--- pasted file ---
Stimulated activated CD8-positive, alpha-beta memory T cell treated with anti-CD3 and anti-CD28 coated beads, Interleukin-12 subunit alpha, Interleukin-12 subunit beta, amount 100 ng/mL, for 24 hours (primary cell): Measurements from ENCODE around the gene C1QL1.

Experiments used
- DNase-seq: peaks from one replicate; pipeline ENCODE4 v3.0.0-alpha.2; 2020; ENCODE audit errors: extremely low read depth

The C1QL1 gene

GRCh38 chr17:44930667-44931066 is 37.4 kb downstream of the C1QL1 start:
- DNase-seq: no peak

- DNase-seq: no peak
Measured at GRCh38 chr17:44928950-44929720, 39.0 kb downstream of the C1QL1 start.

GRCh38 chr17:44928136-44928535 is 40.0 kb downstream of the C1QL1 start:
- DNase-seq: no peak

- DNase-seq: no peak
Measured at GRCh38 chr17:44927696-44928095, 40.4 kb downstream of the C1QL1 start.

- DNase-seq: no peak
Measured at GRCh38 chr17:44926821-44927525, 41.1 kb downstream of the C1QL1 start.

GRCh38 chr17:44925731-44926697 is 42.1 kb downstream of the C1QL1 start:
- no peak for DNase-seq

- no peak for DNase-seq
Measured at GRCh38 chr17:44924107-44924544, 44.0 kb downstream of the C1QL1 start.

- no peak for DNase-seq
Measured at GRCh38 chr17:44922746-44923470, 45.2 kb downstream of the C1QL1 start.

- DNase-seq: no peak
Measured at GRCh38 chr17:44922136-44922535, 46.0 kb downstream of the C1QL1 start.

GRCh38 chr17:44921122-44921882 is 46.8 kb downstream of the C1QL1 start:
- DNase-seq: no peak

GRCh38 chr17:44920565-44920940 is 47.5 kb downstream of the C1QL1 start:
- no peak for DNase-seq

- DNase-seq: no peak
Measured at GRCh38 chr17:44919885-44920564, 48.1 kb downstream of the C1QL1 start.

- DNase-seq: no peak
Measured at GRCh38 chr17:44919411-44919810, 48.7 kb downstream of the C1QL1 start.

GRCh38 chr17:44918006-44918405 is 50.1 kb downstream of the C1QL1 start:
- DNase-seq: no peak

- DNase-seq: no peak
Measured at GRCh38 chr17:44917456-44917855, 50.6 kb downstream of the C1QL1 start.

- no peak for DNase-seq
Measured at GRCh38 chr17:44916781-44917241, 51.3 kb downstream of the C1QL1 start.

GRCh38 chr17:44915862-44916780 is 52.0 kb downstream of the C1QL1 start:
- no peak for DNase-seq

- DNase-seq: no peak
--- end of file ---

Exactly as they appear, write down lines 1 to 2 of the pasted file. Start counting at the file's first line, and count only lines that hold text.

Stimulated activated CD8-positive, alpha-beta memory T cell treated with anti-CD3 and anti-CD28 coated beads, Interleukin-12 subunit alpha, Interleukin-12 subunit beta, amount 100 ng/mL, for 24 hours (primary cell): Measurements from ENCODE around the gene C1QL1.

Experiments used